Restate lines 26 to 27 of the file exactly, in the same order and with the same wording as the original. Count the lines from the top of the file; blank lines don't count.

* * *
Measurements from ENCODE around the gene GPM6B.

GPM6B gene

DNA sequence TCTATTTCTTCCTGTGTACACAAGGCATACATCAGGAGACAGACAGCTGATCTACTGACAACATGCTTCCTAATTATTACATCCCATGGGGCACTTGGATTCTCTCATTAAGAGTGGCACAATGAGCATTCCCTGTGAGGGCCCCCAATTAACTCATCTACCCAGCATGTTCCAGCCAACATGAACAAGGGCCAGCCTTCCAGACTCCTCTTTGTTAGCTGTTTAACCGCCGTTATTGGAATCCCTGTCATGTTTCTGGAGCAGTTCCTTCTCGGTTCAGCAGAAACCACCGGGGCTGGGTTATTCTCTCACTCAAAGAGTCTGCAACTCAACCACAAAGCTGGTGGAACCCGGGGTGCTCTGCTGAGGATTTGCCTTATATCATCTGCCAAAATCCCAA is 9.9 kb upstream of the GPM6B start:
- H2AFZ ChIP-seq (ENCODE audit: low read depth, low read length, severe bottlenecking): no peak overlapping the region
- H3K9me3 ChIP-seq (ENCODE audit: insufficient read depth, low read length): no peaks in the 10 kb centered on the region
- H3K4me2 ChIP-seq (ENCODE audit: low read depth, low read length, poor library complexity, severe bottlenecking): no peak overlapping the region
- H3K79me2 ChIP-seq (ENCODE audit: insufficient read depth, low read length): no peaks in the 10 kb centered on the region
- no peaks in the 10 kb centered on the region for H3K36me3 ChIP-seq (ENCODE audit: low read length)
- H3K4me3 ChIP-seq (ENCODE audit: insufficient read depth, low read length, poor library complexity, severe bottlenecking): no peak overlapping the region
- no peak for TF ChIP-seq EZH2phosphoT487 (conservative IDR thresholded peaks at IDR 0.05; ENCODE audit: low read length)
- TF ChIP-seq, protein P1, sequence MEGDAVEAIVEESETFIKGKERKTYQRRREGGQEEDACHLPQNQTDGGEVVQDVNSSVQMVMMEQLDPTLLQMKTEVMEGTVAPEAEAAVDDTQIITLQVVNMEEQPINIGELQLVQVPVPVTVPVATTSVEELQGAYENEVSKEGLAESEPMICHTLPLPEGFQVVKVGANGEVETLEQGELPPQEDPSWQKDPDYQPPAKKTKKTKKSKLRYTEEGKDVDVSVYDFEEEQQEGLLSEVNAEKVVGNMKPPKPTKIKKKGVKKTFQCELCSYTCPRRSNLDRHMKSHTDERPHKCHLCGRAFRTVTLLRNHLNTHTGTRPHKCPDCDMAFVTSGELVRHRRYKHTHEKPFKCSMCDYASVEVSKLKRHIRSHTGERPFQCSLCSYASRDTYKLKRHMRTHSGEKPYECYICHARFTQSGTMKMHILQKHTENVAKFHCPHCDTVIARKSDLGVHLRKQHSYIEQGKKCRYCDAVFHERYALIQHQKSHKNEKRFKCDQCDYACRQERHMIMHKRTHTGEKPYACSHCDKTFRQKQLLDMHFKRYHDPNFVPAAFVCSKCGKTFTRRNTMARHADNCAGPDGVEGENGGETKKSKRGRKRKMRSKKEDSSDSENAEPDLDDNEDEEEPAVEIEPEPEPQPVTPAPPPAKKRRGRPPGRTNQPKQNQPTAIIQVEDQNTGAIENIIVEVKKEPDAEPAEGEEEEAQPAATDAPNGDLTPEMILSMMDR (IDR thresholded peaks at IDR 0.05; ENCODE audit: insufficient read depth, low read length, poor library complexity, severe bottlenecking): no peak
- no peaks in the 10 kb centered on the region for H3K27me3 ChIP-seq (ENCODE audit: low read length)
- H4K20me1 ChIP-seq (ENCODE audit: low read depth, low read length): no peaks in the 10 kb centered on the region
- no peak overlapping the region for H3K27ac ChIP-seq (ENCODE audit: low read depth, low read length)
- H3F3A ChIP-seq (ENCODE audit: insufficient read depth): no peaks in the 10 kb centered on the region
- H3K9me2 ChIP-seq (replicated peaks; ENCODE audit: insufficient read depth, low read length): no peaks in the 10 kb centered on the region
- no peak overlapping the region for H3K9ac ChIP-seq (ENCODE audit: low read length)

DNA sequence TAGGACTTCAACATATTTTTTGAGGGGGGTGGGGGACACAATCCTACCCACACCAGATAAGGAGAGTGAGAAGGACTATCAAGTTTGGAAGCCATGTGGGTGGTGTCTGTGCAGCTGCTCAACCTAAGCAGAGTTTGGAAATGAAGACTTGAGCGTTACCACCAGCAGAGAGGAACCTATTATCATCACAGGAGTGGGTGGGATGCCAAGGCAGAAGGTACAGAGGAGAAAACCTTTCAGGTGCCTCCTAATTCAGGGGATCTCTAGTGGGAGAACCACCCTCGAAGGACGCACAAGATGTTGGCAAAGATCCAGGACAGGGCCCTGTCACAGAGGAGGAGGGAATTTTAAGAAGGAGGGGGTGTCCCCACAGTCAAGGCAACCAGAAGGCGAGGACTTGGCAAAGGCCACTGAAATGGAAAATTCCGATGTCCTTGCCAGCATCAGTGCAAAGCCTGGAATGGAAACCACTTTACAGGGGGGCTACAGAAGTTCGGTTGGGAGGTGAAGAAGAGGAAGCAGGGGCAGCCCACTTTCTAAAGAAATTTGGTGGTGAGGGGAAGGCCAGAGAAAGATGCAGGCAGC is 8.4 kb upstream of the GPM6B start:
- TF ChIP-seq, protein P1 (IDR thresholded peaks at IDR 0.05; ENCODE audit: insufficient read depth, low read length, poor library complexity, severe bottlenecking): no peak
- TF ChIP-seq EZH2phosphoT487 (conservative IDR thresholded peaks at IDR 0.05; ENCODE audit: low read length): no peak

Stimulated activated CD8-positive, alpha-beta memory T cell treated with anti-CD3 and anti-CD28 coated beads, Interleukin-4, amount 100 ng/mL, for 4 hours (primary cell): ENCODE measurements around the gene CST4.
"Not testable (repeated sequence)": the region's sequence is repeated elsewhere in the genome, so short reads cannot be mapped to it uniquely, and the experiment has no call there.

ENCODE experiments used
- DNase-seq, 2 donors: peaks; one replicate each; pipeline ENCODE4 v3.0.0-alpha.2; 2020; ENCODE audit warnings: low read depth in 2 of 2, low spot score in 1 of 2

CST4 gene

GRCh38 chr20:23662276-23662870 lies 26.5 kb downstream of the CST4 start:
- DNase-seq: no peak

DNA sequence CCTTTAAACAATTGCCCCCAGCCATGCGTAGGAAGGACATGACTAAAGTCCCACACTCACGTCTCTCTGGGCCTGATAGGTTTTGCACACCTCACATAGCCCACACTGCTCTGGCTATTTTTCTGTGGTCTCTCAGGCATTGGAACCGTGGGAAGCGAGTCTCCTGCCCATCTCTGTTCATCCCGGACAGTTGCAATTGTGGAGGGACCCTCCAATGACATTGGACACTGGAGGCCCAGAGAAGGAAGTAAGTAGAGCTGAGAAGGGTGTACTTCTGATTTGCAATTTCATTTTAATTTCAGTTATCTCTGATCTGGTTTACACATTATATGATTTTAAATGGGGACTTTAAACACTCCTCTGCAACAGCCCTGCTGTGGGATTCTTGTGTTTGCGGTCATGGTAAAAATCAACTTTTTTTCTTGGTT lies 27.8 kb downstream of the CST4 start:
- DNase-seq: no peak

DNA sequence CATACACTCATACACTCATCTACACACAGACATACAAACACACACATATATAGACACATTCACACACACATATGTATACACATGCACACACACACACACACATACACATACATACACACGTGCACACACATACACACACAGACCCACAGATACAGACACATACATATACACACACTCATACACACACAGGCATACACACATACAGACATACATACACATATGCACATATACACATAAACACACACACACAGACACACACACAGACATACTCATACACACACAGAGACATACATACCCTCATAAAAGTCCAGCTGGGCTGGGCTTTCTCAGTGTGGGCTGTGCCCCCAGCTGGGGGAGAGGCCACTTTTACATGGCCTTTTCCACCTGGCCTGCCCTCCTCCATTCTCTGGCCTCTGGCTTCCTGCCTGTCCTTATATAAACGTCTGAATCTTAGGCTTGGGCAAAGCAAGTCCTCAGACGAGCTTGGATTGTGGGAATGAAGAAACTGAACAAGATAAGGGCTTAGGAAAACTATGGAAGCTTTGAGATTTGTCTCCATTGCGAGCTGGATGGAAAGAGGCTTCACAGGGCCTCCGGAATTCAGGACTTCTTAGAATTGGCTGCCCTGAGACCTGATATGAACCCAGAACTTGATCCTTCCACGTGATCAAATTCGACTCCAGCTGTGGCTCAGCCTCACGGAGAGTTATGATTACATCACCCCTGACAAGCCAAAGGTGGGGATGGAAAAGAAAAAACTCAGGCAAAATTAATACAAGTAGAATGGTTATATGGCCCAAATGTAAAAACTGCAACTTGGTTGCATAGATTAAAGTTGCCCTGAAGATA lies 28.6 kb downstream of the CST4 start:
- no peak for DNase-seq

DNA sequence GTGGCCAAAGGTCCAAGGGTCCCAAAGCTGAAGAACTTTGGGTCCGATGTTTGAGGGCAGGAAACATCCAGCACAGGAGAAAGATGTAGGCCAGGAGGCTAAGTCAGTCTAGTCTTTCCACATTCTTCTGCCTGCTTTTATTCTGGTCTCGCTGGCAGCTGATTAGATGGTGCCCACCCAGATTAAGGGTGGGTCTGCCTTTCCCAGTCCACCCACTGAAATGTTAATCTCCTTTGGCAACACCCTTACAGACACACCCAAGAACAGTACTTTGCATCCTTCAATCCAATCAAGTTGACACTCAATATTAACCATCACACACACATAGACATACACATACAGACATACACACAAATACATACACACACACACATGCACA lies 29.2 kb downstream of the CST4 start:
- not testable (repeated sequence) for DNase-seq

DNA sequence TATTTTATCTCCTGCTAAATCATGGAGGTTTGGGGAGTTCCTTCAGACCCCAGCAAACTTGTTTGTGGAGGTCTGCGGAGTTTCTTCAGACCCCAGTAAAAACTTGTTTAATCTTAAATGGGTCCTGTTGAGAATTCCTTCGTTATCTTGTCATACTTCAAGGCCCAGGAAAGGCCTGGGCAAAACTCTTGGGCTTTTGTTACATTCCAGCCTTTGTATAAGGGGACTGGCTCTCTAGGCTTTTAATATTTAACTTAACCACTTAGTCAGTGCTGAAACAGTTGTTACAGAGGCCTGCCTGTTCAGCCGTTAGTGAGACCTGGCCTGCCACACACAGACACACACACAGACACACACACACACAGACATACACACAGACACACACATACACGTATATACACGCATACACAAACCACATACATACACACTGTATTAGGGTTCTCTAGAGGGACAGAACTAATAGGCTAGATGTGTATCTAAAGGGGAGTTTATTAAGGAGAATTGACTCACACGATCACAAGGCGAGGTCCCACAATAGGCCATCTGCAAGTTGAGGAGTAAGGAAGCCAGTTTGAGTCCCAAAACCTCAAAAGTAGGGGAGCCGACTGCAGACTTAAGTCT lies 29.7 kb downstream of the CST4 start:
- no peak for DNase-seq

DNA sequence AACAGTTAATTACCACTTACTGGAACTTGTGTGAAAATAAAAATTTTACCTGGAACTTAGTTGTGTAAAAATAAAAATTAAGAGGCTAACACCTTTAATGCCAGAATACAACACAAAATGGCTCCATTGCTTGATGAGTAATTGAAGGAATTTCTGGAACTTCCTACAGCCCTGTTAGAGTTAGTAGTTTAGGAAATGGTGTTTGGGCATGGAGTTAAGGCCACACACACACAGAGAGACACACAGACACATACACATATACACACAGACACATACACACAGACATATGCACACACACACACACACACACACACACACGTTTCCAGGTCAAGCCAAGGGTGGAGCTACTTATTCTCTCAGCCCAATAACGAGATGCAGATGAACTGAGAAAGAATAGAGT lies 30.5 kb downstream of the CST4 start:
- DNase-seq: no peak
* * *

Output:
GRCh38 chr20:23662276-23662870 lies 26.5 kb downstream of the CST4 start:
- DNase-seq: no peak